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There are some operations that are too complicated or expensive to perform by hand on floating-point numbers. ISO C99 defines functions to do these operations, which mostly involve changing single bits.

- Function:
*double***copysign***(double*¶`x`, double`y`) - Function:
*float***copysignf***(float*¶`x`, float`y`) - Function:
*long double***copysignl***(long double*¶`x`, long double`y`) Preliminary: | MT-Safe | AS-Safe | AC-Safe | See POSIX Safety Concepts.

These functions return

`x`but with the sign of`y`. They work even if`x`or`y`are NaN or zero. Both of these can carry a sign (although not all implementations support it) and this is one of the few operations that can tell the difference.`copysign`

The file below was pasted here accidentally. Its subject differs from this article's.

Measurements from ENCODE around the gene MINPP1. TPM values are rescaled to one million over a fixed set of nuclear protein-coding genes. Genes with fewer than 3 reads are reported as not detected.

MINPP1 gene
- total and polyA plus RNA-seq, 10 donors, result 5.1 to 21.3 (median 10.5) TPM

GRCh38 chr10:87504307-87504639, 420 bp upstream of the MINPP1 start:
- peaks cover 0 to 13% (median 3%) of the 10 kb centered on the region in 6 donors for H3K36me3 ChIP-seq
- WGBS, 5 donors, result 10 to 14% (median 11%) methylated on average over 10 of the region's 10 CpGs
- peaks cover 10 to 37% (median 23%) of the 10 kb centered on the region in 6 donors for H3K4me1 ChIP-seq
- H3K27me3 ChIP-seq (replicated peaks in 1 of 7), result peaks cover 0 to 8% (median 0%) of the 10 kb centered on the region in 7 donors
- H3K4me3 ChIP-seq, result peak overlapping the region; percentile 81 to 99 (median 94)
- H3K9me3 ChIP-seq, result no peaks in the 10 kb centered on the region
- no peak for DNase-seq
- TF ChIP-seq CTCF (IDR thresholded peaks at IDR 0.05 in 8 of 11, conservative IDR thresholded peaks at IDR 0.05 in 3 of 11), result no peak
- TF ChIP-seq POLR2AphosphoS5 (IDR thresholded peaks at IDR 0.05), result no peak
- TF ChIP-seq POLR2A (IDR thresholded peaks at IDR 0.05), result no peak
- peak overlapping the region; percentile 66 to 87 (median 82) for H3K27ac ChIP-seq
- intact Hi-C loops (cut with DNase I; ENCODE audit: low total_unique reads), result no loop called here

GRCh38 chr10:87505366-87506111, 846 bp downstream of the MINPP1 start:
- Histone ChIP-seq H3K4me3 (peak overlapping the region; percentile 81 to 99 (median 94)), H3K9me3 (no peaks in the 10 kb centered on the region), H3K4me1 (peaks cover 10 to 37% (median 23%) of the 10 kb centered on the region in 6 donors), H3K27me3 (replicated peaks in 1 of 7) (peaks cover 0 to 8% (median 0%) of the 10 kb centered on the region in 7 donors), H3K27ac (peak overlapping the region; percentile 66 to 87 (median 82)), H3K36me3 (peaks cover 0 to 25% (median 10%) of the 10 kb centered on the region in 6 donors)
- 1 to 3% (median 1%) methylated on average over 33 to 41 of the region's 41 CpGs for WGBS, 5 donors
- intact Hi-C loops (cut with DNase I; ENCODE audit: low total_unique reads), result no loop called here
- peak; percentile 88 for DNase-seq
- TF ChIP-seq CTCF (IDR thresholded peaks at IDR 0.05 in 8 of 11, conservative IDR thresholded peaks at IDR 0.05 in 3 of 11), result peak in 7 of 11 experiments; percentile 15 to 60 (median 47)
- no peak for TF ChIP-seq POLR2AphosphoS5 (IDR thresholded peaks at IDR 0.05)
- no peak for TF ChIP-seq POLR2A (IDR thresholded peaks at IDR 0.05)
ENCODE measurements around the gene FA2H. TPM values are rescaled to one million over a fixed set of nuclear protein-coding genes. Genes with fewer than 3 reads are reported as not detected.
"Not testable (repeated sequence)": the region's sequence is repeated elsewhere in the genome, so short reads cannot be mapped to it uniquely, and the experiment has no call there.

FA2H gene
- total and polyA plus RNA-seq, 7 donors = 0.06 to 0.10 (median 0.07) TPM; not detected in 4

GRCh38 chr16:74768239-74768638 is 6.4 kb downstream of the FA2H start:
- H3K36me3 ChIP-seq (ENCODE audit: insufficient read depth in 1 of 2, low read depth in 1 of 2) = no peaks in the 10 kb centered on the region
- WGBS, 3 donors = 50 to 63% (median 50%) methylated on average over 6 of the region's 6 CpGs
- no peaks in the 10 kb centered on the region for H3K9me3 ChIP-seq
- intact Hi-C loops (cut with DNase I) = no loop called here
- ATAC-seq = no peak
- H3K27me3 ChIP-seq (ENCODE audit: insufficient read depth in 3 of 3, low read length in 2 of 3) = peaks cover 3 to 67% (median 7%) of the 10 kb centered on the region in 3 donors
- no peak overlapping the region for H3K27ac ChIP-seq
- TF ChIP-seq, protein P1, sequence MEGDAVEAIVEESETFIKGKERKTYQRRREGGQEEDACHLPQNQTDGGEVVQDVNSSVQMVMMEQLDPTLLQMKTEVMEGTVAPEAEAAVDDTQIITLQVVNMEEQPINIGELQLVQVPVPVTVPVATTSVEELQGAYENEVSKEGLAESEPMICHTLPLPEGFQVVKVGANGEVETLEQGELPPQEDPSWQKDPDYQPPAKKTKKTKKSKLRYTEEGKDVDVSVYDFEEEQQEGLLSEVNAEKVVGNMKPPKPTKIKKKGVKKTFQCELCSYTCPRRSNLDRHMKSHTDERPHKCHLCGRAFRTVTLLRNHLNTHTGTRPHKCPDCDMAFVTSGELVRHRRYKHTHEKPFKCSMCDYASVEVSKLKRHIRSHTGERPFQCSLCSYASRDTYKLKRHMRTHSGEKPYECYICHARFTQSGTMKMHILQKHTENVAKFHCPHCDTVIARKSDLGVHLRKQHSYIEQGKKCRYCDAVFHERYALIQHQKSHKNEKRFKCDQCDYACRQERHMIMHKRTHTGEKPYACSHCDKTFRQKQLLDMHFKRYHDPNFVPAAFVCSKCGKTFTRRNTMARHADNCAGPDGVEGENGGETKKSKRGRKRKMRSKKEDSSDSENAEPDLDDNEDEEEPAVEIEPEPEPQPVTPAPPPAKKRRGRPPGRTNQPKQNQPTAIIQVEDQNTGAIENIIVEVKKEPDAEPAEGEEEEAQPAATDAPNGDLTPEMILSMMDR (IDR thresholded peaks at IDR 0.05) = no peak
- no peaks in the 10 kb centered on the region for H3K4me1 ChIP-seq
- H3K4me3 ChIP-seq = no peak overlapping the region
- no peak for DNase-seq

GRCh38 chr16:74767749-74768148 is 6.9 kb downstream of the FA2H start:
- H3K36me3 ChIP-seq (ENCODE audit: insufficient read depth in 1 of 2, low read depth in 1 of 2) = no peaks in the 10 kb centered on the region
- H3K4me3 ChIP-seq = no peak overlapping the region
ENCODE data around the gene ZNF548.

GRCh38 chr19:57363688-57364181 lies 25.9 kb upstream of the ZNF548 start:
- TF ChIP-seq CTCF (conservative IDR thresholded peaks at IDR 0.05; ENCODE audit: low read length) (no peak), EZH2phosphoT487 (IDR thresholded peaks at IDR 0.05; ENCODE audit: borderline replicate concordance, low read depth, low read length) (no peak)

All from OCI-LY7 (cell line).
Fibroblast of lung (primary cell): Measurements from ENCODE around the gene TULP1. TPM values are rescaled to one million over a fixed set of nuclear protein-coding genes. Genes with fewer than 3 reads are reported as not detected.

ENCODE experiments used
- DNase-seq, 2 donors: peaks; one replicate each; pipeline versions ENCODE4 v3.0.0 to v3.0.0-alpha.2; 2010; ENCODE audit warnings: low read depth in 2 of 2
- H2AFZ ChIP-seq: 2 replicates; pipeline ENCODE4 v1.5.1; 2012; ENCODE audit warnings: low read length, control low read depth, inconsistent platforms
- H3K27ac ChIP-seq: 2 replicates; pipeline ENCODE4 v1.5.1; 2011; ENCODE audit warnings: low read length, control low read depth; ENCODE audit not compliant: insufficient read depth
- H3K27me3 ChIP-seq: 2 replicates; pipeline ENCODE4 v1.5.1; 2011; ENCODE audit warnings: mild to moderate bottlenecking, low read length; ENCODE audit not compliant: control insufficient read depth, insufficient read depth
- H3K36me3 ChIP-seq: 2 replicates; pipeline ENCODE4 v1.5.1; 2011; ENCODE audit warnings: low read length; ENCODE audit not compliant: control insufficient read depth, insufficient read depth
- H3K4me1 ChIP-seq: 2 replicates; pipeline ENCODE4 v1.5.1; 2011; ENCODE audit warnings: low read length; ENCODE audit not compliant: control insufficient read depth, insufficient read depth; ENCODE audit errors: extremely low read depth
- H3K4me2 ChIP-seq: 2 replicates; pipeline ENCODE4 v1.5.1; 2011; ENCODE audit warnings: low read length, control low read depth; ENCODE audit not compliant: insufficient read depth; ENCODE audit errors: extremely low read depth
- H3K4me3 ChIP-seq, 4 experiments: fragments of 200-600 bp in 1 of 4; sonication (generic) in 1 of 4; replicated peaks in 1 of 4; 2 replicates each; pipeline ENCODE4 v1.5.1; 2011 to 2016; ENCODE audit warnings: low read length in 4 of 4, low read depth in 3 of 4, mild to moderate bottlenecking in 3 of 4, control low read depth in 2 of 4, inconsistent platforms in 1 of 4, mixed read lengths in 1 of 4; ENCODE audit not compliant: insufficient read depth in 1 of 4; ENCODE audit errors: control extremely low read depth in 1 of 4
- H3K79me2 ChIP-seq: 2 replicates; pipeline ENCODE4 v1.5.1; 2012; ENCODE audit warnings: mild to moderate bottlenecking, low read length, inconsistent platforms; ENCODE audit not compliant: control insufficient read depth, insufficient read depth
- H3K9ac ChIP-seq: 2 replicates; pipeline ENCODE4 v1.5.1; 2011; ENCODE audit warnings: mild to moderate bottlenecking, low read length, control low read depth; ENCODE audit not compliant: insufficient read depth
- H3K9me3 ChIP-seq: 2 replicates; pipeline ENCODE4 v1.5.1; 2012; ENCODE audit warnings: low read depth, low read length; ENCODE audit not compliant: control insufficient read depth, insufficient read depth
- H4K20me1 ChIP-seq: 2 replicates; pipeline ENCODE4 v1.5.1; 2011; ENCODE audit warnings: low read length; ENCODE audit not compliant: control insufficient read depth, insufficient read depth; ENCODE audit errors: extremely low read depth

never raises an exception.This function is defined in IEC 559 (and the appendix with recommended functions in IEEE 754/IEEE 854).

- Function:
*int***signbit***(*¶*float-type*`x`) Preliminary: | MT-Safe | AS-Safe | AC-Safe | See POSIX Safety Concepts.

`signbit`

is a generic macro which can work on all floating-point types. It returns a nonzero value if the value of`x`has its sign bit set.This is not the same as

`x < 0.0`

, because IEEE 754 floating point allows zero to be signed. The comparison`-0.0 < 0.0`

is false, but`signbit (-0.0)`

will return a nonzero value.

- Function:
*double***nextafter***(double*¶`x`, double`y`) - Function:
*float***nextafterf***(float*¶`x`, float`y`) - Function:
*long double***nextafterl***(long double*¶`x`, long double`y`) Preliminary: | MT-Safe | AS-Safe | AC-Safe | See POSIX Safety Concepts.